Interrogators Left Out in the Cold
The White House and Senate GOP rebels finally cut a deal yesterday on rules for interrogation of terrorism suspects. That's good news for the CIA officers who need clear guidance about what's legal and what isn't. But the truth is, this collision could have been avoided if the administration had sought broader political and legal support for its secret program from the start, rather than leaving the CIA out in the cold to take the hits.
Since the CIA began what it calls the "High-Value Terrorist Detainee Program" in mid-2002, the administration has pushed CIA officers to use coercive interrogation techniques without giving them solid legal assurance that in doing so, they are not violating U.S. laws and treaty obligations. Indeed, it took the Justice Department nearly three years to provide a detailed legal opinion that the CIA program complied with U.S. and international law.
The legal history is nearly as secret as the program itself. But it's worth a careful look now, as the dust settles from the political brawl between President Bush and a trio of pro-military GOP senators, John McCain, John Warner and Lindsey Graham. As is so often the case with this administration, an earlier move to build bipartisan support could have averted the later crisis.
To understand the legal wrangling, you have to go back to March 2002, when an al-Qaeda operative known as Abu Zubaida was captured. The CIA crafted a program of aggressive interrogation techniques -- including some, such as "waterboarding," that would commonly be regarded as torture -- to get what one former CIA officer describes as "time-sensitive, threat-related information where lives hang in the balance."
From the outset the CIA officers wanted written assurance that what they were doing was legal. The Justice Department prepared an initial (and now infamous) August 2002 memo from Jay S. Bybee, head of the Office of Legal Counsel, with the chilling advice that techniques were permissible if they didn't produce pain equivalent to that caused by "organ failure, impairment of bodily function, or even death." The Bybee torture memo was withdrawn, but the Justice Department offered a broad assurance in 2002 that because the program would operate outside U.S. jurisdiction, at secret sites abroad, interrogators would not be subject to U.S. law. Justice officials also argued that because captives were illegal "enemy combatants," they didn't have protections under the Geneva Conventions. That didn't satisfy the CIA officers running the program, especially after the uproar over Abu Ghraib, so they pressed Justice for a more detailed written opinion. It finally arrived in spring 2005.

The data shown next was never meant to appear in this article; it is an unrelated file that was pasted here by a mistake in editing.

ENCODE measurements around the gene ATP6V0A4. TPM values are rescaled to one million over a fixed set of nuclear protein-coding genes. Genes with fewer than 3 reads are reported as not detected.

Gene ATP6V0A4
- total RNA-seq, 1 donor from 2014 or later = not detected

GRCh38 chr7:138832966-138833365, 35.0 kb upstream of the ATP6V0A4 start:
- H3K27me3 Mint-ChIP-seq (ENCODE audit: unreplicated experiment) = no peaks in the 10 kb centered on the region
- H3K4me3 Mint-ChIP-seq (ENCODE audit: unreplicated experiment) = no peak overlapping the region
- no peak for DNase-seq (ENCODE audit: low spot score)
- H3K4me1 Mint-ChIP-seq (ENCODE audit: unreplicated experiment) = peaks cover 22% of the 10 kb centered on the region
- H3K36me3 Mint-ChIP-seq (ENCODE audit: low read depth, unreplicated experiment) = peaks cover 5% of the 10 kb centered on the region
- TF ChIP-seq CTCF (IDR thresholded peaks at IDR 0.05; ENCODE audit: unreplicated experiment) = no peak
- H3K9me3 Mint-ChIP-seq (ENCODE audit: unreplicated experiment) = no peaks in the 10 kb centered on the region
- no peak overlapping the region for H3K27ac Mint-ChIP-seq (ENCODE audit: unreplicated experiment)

The real crunch came when McCain began pushing in mid-2005 for a law that would explicitly ban harsh interrogation methods. The initial response of some CIA officers staffing the program was to accept the McCain amendment, since Justice had ruled that the techniques they were using were legal. But Vice President Cheney preferred to fight McCain, and several months of bitter negotiation produced a legislative history that in CIA officers' minds removed any ambiguity -- McCain viewed the program as illegal under his new statute.
What came next remains murky, even to those most closely involved. Rep. Duncan Hunter, the chairman of the House Armed Services Committee, demanded an assurance that the McCain amendment wouldn't harm the CIA's anti-terrorism efforts. He received a letter of assurance from John Negroponte, the director of national intelligence, even though CIA officers had advised Negroponte that the amendment would undermine the existing program. Meanwhile, President Bush signed the law but appended a signing statement that said it didn't alter the president's inherent powers, which in Cheney's view included the right to authorize the program. The administration, in other words, wanted it both ways.
Without clear legal guidance, CIA officers suspended interrogations in December 2005. Pressure was brought on the head of the CIA's Counterterrorism Center, who oversaw the program. The White House asked if he could persuade his officers to resume interrogations under the old rules. "I can, but I won't. It will put my people at legal risk," the Counterterrorism Center director is said to have responded. In February he was fired from his post and soon retired from the agency.
The administration began tinkering with the program this spring, discarding some of the most extreme techniques, in an effort to make it comply with the McCain amendment.
What bothers CIA officers most is the politicians' expectation that they will break the law when it's really necessary -- expressed by McCain himself, who told Newsweek that in extreme situations, when thousands of lives might be at risk, "You do what you have to do." That's surely what most Americans believe. McCain and the White House should have agreed long ago on a clear legal framework for the CIA officers asked to do the dirty work.